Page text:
Tilt Powers the First-Ever Fan-Sourced Concert Tour

Tilt's Fan-Sourced Concert Tour

Tilt Powers the First Fan-Sourced Concert Tour

Crowd-funding platform Tilt leveraged the power of the people this winter with the first-ever fan-sourced concert tour. The brand collaborated with electronic dance music (EDM) duo The Chainsmokers to develop an itinerary that steered away from traditional tour stops and, instead, focused on demand.

Since its launch in 2012, Tilt’s platform has gained plenty of traction, particularly with millennials. With that in mind, the brand established a call to action in November on Instagram, Facebook and Twitter that challenged 96 colleges to pre-sell tickets to a Chainsmokers show at their respective campuses. The first six schools to pre-sell 800 tickets using Tilt’s website or smartphone app would earn a stop on the act’s winter tour, which is underway.

Just two hours after the contest kicked off, more than 4,800 tickets had already been pre-sold across six college campuses, including the University of Connecticut, where students achieved the goal in a mere 30 minutes. As for the losing schools, the only real loss was the chance to see The Chainsmokers perform at their schools. The credit cards of those who didn’t achieve the goal were never charged, as is the case with all of Tilt’s crowd-funding projects.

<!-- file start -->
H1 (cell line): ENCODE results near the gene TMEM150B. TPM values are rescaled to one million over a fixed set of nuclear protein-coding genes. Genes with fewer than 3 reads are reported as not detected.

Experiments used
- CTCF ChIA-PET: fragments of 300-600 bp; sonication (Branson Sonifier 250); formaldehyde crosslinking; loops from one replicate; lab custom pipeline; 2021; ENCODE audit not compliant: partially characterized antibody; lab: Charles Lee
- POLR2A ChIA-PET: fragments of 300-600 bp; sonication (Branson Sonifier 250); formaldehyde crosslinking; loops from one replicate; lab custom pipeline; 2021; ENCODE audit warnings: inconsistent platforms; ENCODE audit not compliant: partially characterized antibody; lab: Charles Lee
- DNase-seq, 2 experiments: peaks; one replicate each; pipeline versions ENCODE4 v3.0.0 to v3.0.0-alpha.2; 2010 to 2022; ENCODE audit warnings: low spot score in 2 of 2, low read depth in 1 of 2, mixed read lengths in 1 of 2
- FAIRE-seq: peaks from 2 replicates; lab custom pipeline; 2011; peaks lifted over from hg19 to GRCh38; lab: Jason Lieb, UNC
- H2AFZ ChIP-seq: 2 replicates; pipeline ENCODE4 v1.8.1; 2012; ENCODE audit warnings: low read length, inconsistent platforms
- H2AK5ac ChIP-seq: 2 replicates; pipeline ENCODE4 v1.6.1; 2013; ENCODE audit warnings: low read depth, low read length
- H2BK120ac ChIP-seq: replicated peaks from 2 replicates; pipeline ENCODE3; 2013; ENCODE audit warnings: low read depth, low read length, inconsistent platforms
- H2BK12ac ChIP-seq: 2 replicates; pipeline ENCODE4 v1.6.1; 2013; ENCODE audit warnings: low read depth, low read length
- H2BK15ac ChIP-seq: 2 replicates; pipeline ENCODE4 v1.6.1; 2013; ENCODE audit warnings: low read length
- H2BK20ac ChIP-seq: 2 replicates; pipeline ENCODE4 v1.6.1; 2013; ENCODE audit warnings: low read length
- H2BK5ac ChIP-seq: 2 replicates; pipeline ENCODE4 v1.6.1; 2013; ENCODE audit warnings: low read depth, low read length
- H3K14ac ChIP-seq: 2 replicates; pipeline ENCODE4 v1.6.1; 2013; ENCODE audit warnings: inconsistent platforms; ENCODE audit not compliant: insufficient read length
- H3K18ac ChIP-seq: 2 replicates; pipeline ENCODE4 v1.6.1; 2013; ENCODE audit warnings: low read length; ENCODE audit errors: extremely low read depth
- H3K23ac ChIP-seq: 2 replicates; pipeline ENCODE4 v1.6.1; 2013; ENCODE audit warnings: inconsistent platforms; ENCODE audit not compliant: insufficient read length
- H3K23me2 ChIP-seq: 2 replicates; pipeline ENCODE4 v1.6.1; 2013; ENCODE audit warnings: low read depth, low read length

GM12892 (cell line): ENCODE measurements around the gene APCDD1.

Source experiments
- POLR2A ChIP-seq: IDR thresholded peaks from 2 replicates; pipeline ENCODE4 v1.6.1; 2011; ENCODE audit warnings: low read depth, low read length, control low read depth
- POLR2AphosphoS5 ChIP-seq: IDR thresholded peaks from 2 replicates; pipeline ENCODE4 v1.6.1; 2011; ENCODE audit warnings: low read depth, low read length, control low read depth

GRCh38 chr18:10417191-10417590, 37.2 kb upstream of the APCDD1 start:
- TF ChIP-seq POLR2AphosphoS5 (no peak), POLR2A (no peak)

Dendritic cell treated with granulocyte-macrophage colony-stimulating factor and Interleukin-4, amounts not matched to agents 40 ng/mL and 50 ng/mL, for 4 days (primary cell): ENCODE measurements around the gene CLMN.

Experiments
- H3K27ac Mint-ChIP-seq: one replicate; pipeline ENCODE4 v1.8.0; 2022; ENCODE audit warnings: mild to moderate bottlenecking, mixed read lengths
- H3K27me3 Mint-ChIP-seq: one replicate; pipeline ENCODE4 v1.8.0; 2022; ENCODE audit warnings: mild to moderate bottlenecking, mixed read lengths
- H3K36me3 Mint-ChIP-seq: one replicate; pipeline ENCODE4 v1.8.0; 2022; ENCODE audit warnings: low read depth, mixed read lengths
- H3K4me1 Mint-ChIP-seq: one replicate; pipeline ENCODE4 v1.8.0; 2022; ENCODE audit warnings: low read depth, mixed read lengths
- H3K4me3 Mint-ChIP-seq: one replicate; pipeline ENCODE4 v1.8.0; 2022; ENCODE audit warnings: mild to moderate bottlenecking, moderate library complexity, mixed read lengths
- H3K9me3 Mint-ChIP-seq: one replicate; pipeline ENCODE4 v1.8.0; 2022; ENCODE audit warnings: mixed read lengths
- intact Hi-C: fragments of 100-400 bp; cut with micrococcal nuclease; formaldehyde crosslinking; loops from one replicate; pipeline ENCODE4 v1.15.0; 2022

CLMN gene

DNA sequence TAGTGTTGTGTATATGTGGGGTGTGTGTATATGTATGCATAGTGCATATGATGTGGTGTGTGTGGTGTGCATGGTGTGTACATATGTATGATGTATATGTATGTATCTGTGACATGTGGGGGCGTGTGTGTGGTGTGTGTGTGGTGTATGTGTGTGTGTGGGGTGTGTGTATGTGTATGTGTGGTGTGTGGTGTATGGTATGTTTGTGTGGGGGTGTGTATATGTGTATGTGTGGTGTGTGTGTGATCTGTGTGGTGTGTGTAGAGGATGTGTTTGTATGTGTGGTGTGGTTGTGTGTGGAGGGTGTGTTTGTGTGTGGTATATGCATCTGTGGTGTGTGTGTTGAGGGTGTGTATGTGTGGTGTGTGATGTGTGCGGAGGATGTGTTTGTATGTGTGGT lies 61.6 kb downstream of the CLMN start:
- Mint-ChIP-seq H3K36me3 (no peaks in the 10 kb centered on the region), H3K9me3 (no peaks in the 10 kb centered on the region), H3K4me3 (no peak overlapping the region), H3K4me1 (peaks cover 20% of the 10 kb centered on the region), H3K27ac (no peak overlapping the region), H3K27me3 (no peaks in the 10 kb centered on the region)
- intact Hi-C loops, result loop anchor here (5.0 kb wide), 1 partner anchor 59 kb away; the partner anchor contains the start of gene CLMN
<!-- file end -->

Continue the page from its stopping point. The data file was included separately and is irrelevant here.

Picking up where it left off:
“We have a platform that’s flexible,” says Grace Lee, head of business development and sponsorships at Tilt. “Music is only one example of where artists are able to deeply engage with their community… If you take any product creator, instead of just going and doing the product design based on the feedback they might get secondhand from the marketplace, they can really engage their customers and ask them ‘which one would you want to buy?’ And I think that’s what’s really powerful—taking your customer insight and translating it into something real.” Agency: NVE, Los Angeles.

Tilt Fan Tour - Chainsmokers

EDM duo The Chainsmokers put on a show during the fan-sourced Tilt Tour.

 

See also:

Nine Ways Brands are Leveraging Music to Strike a Chord with Millennials

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